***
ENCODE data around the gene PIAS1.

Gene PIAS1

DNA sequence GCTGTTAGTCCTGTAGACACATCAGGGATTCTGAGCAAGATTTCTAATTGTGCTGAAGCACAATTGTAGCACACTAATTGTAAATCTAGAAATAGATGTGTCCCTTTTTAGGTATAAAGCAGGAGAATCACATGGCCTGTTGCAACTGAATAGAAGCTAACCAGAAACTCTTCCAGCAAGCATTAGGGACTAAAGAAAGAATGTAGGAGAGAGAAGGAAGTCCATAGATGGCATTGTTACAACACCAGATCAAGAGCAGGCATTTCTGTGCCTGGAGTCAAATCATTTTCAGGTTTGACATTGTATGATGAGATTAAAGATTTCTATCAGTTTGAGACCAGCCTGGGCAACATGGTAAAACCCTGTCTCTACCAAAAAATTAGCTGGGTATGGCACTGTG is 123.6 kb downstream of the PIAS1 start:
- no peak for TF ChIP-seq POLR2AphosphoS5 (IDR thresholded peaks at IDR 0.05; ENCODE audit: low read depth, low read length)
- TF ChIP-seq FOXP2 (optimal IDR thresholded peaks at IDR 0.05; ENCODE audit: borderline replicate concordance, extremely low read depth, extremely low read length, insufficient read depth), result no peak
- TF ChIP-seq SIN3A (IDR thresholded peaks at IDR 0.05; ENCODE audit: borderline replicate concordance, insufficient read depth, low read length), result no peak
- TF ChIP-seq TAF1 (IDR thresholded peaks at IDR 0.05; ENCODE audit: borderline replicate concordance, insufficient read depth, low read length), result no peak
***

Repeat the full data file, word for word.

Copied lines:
ENCODE data around the gene PIAS1.

Gene PIAS1

DNA sequence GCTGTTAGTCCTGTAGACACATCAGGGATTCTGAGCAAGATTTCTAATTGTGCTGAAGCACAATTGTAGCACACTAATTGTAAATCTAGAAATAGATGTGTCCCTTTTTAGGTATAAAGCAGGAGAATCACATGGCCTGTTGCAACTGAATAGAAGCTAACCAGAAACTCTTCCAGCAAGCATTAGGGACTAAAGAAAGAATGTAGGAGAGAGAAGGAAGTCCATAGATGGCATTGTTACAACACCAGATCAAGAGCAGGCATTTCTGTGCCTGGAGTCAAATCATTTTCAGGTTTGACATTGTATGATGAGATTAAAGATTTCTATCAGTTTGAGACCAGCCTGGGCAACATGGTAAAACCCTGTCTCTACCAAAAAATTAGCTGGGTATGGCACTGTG is 123.6 kb downstream of the PIAS1 start:
- no peak for TF ChIP-seq POLR2AphosphoS5 (IDR thresholded peaks at IDR 0.05; ENCODE audit: low read depth, low read length)
- TF ChIP-seq FOXP2 (optimal IDR thresholded peaks at IDR 0.05; ENCODE audit: borderline replicate concordance, extremely low read depth, extremely low read length, insufficient read depth), result no peak
- TF ChIP-seq SIN3A (IDR thresholded peaks at IDR 0.05; ENCODE audit: borderline replicate concordance, insufficient read depth, low read length), result no peak
- TF ChIP-seq TAF1 (IDR thresholded peaks at IDR 0.05; ENCODE audit: borderline replicate concordance, insufficient read depth, low read length), result no peak